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A triple call on climate change

Written by Simon Maxwell

ODI has launched a new meetings series on climate change, asking about the trade-offs and complementarities between climate change and poverty reduction. The discussions can be framed as three ‘calls’: a call to act; a call to collaborate; and a call to values.

A call to act
The call to act is directed to all those in the field of international development who do not currently work on climate change. Nobody can stand aside from this issue. It requires the combined multi-sectoral and multi-disciplinary attention of every one of us – urban and rural, national and international, development and humanitarian. Our urgent priority is to mainstream action on climate change. Attempts to mainstream gender or poverty have shown us how difficult this can be. that is not easy.  The lessons from those experiences need to be learned.

Why can’t we stand aside? Because holding carbon dioxide in the atmosphere to 450 or 500 parts per million, and temperature rise to 2 degrees, will be a massive task. By 2050, the average carbon ‘ration’ per person on the planet will be 2 tons per year. This compares with a figure for the US today of 20 tons, for the UK of 10 tons, for China of 5 tons and for India of 2 tons. Only the very poorest countries fall below the threshold – Ethiopia, for example, emits only 0.1 tons per person per year, one hundredth of the level of the UK. The richer countries need to reduce their carbon emissions by at least 80%. The world as a whole needs to reduce emissions by half. It is impossible to imagine this being done without paradigm-shifting changes in technology, pricing and social organisation. With rising population, the load cannot be carried by developed countries alone. All must play their part in mitigation. All will have to adapt to higher temperatures.

Whether we are talking about adaptation to the reality of climate change, or mitigation to address the root causes, both require a long-term perspective. It may or may not be true that contemporary natural disasters are climate-related, but the worst effects are still to come. In the meantime, economies are changing. For example, the world’s population will rise by 1.45 billion people between 2005 and 2025, of whom 1.3 billion will live in towns and cities in developing countries. Planning growth and resilience for the long term requires a clear-sighted vision of the climate-change resilient city of the future. We should not be afraid of scenario-planning: the very nature of development, after all, is long-term transformation.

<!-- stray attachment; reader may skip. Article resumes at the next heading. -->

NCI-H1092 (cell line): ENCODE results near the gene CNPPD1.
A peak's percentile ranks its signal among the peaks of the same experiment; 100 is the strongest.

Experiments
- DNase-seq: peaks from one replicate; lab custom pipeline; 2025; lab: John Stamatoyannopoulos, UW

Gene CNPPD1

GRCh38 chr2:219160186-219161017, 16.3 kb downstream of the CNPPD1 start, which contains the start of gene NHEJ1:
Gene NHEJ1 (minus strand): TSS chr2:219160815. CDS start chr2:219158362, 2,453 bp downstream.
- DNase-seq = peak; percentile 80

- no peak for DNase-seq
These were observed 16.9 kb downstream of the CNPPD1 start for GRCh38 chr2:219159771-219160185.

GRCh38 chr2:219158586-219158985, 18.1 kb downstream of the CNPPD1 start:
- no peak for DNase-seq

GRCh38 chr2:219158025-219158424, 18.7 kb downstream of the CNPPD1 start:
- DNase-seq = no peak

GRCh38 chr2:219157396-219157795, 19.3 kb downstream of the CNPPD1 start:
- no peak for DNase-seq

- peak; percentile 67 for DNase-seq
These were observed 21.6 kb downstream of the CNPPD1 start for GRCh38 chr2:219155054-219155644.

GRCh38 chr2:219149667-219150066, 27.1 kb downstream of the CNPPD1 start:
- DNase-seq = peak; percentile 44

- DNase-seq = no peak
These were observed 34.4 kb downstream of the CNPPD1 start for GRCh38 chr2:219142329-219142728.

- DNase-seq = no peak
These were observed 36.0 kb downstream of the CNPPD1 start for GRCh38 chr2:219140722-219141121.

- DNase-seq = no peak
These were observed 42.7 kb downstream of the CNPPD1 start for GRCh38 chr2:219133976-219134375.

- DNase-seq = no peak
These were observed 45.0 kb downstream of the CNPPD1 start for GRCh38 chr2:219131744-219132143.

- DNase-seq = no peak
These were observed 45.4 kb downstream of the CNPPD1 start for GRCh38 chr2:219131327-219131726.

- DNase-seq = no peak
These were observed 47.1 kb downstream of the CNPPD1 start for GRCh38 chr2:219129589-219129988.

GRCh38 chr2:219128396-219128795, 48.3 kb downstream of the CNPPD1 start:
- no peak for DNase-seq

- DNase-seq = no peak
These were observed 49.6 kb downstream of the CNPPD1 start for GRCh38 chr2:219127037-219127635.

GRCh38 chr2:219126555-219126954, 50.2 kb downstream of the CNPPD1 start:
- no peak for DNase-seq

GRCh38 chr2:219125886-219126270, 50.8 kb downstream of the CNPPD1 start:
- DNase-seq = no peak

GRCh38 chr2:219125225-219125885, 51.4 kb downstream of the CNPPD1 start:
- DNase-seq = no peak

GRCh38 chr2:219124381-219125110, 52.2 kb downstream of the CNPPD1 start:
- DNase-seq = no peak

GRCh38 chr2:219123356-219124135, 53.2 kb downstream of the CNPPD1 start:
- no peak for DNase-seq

In the short-term, the biggest impact on poor people is less likely to be climate than policies adopted to mitigate climate change. ODI research shows that attempts to reduce deforestation can disrupt the livelihoods of 400 million people around the world who depend on forest resources. Similarly, the rush to biofuels in the US and the EU contributed at least 25% to the rise in food prices which caused such turmoil in 2007. Not surprising, when the US alone consumed 80 million tons of maize to produce bio-ethanol.

Mainstreaming needs to infuse every part of development thinking. Countries and aid agencies will need to ensure that climate change continues to have a high profile and exhort planners to think through the implications. Exhortation is unlikely to be sufficient, however. Compliance procedures will be necessary, similar to environmental impact assessments. And regulation will be needed to establish forward prices for carbon.

A call to collaborate
Climate change needs to infect development thinking. But by the same token, development needs to infect climate change thinking. Mitigation and adaptation are becoming specialist disciplines, with professional climate change negotiators locked into a sequence of meetings – from Kyoto to Bali to Poznan to Copenhagen. The professionals need to look out of the window and open the door: they need the specialist skills of development disciplines.